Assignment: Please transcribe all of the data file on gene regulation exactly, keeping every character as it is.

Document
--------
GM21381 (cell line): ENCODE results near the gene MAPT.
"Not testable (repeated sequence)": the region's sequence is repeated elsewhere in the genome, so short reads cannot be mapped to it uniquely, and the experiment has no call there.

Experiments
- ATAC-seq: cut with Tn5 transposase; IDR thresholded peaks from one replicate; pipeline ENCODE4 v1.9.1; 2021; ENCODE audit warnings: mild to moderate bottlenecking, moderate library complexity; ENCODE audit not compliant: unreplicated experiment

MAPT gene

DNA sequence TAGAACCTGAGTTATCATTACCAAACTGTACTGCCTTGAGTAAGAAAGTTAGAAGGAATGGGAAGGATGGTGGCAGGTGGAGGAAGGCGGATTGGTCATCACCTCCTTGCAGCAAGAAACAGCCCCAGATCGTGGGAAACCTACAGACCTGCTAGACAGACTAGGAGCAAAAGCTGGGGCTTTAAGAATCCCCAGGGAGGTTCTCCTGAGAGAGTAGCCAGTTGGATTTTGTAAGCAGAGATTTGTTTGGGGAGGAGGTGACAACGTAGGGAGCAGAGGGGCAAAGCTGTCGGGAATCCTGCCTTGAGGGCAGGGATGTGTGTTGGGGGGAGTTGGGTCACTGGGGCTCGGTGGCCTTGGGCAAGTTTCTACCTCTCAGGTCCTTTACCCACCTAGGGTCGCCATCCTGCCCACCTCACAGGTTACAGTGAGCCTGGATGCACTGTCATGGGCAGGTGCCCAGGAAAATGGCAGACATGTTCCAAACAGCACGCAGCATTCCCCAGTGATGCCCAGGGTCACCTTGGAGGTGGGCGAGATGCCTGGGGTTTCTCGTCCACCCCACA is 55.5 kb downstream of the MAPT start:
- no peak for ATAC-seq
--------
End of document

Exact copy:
GM21381 (cell line): ENCODE results near the gene MAPT.
"Not testable (repeated sequence)": the region's sequence is repeated elsewhere in the genome, so short reads cannot be mapped to it uniquely, and the experiment has no call there.

Experiments
- ATAC-seq: cut with Tn5 transposase; IDR thresholded peaks from one replicate; pipeline ENCODE4 v1.9.1; 2021; ENCODE audit warnings: mild to moderate bottlenecking, moderate library complexity; ENCODE audit not compliant: unreplicated experiment

MAPT gene

DNA sequence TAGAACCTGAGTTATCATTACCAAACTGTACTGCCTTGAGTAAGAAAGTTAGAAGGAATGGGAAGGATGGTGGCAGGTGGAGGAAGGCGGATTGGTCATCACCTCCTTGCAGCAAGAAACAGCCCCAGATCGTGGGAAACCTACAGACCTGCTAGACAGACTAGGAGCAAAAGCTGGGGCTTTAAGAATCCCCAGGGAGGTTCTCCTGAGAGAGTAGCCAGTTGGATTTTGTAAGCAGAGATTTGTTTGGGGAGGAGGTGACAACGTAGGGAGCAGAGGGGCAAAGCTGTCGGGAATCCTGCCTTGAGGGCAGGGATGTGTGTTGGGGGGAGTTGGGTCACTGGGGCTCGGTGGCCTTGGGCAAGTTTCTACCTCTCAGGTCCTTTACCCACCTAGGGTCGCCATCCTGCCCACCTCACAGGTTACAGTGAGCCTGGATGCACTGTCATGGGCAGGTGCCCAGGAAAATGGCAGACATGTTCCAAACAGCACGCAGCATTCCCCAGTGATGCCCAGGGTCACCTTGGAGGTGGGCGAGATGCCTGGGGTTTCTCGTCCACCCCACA is 55.5 kb downstream of the MAPT start:
- no peak for ATAC-seq